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Can artificial intelligence ever know what’s funny?

You can now play with a keyboard that has been “pre-trained” to riff on topics such as Blue Planet, beauty ads and John Keats poems.

During his 20 years as the New Yorker’s cartoon editor, Bob Mankoff developed an interest in the creative potential of artificial intelligence. In 2005, he helped found the magazine’s cartoon caption contest and his desk began receiving between 5,000 and 10,000 entries a week. Mankoff – who studied experimental psychology at university – worked with Microsoft, and Google’s DeepMind, on projects that attempted to develop algorithms to distinguish between funny and unfunny submissions. 

For tech firms, developing machines with a sense of humour makes commercial sense. As electronic assistants and robots play an ever greater role in our lives, we’ll want them to be good company. Yet Mankoff, who this year became US Esquire’s humour and cartoon editor, thinks the quest to build wisecracking computers is a “dead end”.

“Machines in the end are idiots, or maybe idiots savants, that need humans to create content that’s going to be interesting to human beings,” he said when we spoke on the phone. Instead, he’s interested in the creative and comedic possibilities of human-machine interaction.

That’s why in 2016, Mankoff’s assistant at the New Yorker, Colin Stokes, suggested that he might like to meet Jamie Brew, a head writer at the parodic news website Clickhole who had created a predictive keyboard. This can be programmed with different texts: Seinfeld scripts, otter facts, or even New Statesman editorials. Start writing and it draws on the grammatical structures and vocabulary of its source text to suggest further words, producing sentences that are at once faintly recognisable and completely absurd.

Mankoff was intrigued. “I called Jamie and asked if he wanted to start an AI humour company,” he said. The result is Botnik Studios, a network of writers, artists and developers who are using the predictive keyboard to create spoof Scrubs episodes, weirdly wonderful YouTube cookery tutorials and surreal Halloween tips: “Reminder! Children should know that night infections remain as dangerous and as illegal as ever: A disease o’lantern is not something to celebrate!”

They have collaborated on motivational quotes: “Dance like a winner hates you”, romance novels: “Hot guy Jeff is devastatingly sexy and steamy. He’s got a really simple rule: be the ultimate playboy and get through one day without crying”, and Wired reviews: “The Surface is little more than a rebranded box, and it shows movies like a futuristic metal donut”.

Since October, the Botnik keyboard has been available for anyone to use. Most of the time when you type, computers act as editors, correcting typos and underlining grammatical errors. On a Botnik keyboard, as Brew observed, this is reversed. The computer is the writer, a tone-deaf genius pitching ideas, and the human is the editor. At you can play with a keyboard that has been “pre-trained” to riff on topics such as David Attenborough’s Blue Planet, beauty ads, John Keats poems, or Bachelorette season eight. And you can upload your own text files to the keyboard.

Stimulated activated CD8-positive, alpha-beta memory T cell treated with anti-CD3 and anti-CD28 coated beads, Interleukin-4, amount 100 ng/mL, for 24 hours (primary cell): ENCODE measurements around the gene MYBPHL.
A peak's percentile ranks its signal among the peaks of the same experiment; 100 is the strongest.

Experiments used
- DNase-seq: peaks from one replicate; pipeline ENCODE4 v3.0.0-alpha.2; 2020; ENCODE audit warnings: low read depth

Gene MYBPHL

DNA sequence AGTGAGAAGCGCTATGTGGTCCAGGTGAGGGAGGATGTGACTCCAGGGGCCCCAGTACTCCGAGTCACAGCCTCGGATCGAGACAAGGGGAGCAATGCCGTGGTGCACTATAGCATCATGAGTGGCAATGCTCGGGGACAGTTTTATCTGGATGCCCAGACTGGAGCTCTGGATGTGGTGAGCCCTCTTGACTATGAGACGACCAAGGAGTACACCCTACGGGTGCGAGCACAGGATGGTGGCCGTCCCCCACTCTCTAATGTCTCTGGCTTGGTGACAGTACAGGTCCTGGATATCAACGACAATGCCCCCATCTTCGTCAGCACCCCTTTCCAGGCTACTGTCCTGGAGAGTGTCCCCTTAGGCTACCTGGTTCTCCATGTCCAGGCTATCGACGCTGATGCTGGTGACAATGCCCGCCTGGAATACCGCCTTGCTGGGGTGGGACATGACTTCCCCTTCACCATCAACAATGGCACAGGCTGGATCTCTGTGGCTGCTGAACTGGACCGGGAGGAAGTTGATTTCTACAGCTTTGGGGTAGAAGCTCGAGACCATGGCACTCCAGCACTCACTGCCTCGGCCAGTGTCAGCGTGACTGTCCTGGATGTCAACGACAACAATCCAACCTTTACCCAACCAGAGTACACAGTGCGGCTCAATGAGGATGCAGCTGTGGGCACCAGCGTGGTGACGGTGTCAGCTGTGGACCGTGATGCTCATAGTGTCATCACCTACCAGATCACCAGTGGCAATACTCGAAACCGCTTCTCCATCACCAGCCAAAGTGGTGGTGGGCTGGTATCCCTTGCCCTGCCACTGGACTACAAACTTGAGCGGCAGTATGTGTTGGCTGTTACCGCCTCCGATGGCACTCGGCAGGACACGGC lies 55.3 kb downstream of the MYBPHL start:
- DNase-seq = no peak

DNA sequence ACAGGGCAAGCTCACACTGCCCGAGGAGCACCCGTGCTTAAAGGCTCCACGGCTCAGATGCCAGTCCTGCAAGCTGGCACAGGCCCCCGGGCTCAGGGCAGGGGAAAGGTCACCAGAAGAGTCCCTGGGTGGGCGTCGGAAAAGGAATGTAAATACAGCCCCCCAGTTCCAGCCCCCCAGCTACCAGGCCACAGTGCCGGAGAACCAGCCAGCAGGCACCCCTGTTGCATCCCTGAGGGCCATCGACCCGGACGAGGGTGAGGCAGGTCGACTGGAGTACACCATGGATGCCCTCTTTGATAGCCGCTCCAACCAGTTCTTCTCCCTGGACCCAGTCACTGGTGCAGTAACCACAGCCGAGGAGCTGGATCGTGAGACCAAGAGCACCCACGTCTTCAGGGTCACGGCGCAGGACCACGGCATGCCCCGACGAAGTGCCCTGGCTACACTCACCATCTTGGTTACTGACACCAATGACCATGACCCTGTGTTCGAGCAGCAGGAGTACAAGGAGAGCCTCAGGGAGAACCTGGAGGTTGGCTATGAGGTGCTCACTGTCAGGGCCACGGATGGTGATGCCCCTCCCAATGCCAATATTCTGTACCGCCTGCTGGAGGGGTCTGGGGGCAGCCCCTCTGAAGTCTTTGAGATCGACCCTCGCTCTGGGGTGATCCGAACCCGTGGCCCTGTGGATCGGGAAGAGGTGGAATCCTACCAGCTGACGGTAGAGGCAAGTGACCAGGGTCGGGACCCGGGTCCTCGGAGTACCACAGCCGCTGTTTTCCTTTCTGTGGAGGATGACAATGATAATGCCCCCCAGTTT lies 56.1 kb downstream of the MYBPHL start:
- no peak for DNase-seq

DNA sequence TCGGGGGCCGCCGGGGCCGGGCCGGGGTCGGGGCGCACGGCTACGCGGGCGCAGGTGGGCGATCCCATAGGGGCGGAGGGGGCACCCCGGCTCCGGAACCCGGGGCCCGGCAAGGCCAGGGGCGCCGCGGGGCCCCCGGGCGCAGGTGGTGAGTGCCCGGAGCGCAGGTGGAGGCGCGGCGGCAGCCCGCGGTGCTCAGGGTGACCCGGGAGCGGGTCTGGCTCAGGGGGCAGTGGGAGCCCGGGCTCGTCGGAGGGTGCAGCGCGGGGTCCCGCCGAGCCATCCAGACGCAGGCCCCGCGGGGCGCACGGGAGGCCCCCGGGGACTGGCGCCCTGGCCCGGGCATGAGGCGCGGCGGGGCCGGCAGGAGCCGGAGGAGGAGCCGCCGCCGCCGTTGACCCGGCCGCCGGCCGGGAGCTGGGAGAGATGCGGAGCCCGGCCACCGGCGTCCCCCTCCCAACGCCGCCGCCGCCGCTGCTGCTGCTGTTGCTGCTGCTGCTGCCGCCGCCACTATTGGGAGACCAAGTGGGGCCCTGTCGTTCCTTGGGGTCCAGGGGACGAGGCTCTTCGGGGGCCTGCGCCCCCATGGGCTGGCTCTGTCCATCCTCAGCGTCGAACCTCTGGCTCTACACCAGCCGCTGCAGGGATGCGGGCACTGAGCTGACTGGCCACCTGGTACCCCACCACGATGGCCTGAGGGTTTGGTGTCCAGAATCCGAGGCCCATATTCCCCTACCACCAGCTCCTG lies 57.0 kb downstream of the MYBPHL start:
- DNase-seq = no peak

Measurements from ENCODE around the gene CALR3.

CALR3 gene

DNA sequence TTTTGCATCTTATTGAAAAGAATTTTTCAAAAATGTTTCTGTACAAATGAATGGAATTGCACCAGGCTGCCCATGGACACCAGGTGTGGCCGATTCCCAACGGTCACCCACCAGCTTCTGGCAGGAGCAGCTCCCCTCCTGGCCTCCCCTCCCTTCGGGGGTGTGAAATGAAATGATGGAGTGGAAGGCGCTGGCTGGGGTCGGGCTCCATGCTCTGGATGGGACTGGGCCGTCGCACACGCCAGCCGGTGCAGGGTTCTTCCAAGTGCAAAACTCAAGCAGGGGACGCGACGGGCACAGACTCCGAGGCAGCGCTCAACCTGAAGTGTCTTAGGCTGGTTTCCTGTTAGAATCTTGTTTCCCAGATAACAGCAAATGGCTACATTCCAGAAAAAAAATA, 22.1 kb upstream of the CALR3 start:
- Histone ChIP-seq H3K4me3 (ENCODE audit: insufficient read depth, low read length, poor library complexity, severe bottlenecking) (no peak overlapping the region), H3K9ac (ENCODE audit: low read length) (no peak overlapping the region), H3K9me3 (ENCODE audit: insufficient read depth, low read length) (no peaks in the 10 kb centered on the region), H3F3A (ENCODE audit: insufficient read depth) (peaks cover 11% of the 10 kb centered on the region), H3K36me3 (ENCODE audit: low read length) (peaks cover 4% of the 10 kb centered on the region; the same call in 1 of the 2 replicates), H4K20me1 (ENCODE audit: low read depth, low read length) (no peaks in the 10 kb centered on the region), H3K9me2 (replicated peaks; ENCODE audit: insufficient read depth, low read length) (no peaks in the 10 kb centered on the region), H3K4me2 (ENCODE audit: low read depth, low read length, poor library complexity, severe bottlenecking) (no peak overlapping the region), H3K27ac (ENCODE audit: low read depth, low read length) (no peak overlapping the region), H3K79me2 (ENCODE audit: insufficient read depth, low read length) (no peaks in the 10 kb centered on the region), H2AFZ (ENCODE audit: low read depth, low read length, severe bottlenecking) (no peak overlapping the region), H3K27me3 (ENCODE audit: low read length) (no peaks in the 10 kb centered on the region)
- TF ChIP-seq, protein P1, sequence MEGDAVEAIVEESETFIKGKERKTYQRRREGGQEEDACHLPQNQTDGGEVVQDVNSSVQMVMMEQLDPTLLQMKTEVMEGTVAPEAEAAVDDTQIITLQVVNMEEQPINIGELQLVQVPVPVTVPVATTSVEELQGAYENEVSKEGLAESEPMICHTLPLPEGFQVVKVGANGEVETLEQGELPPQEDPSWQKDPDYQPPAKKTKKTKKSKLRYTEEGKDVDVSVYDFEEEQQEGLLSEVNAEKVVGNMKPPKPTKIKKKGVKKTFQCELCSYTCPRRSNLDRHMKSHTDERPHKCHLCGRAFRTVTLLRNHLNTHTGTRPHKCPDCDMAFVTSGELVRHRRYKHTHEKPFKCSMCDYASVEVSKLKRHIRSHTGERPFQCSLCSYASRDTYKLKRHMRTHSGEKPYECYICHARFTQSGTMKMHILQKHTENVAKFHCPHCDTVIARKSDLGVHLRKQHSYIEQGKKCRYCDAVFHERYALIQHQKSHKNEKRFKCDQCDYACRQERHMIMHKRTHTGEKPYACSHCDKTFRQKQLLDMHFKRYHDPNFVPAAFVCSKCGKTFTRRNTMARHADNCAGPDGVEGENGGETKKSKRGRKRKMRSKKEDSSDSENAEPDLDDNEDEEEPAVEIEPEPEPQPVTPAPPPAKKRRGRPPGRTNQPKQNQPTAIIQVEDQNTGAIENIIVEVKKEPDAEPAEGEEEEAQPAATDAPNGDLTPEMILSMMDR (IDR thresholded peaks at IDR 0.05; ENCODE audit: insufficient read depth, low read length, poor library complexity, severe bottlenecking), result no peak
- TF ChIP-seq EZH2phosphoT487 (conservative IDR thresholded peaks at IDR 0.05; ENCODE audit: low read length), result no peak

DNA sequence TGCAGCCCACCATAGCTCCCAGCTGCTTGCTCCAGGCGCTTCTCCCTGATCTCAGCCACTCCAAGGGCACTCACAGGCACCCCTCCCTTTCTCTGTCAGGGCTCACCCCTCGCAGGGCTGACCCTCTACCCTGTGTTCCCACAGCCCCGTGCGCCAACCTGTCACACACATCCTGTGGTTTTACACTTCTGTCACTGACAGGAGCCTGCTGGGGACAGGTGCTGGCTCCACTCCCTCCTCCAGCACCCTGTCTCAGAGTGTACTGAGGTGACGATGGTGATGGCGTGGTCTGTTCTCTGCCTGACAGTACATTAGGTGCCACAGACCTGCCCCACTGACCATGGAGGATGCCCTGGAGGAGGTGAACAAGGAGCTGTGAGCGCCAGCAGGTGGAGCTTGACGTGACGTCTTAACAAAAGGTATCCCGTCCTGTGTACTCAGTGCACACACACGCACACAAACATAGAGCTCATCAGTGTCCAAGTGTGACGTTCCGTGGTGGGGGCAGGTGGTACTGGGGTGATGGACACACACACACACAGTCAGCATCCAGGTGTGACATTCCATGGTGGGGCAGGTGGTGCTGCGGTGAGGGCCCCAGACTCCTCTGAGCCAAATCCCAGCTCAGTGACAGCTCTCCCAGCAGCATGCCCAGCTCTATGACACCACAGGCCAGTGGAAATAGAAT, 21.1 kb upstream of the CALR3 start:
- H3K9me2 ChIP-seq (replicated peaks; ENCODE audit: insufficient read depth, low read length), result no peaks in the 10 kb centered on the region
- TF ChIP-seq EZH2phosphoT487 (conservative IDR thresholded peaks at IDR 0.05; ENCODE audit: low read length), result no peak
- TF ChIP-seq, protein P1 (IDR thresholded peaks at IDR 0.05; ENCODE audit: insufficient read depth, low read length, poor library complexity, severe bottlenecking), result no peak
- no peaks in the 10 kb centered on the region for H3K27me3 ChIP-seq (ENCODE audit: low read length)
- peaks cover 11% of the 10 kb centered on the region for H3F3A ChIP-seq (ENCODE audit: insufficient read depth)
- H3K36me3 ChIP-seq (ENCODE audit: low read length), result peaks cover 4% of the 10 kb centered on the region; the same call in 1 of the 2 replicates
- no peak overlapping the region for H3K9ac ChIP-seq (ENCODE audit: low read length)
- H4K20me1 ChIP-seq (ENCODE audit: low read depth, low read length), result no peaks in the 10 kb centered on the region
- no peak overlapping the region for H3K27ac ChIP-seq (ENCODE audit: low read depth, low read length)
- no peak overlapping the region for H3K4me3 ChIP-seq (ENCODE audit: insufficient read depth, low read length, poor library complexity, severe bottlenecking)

Earlier this year, Botnik was accepted on to a start-up accelerator run by the venture capital firm Techstars and Amazon’s Alexa virtual assistant. When I asked about the firm’s long-term ambitions, Mankoff replied: “World domination – no one in Silicon Valley wants to hear less than that.” “We need to be more specific about our plan for world domination,” said Brew. “In our case the dream is building this community where people are able to easily recombine and remix texts from all over and share the content they make.”

Mankoff thinks of Botnik’s absurdist humour as “dada repurposed”. While the dada movement was a rebellion against the insanity of the First World War, Botnik is a reaction to “the insanity of this tsunami, this flood of almost incoherent information we are deluged with every day”. But perhaps it would be fitting to end with an inspiring quote from Amazon founder Jeff Bezos, via Botnik: “Innovation happens by gently lifting a grandfather and asking him for six different ideas.” 

Sophie McBain is a freelance writer based in New York. She was previously an assistant editor at the New Statesman.

This article first appeared in the 30 November 2017 issue of the New Statesman, The most powerful man in the world

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Sexless in space: the post-apocalyptic novels re-imagining the future of gender

In these fictions, the future has caught up with “those of gender-fluid persuasions”.

Devastating the world has a persistent lure for authors – not just because it gives them spectacular backdrops and unconstrained possibilities for their fiction. There’s also a political imperative to imagining catastrophe. “People are forever thinking that the unthinkable can’t happen,” says off-world survivor Christine Pizan in Lidia Yuknavitch’s post-apocalyptic The Book of Joan. “If it doesn’t exist in thought, then it can’t exist in life.” That’s a delusion that has proved costly to Christine’s society. Now, above a scorched and trashed Earth, a fragment of the elite is sustained on a vessel named CIEL, which Christine calls an “idiotic space-condom”.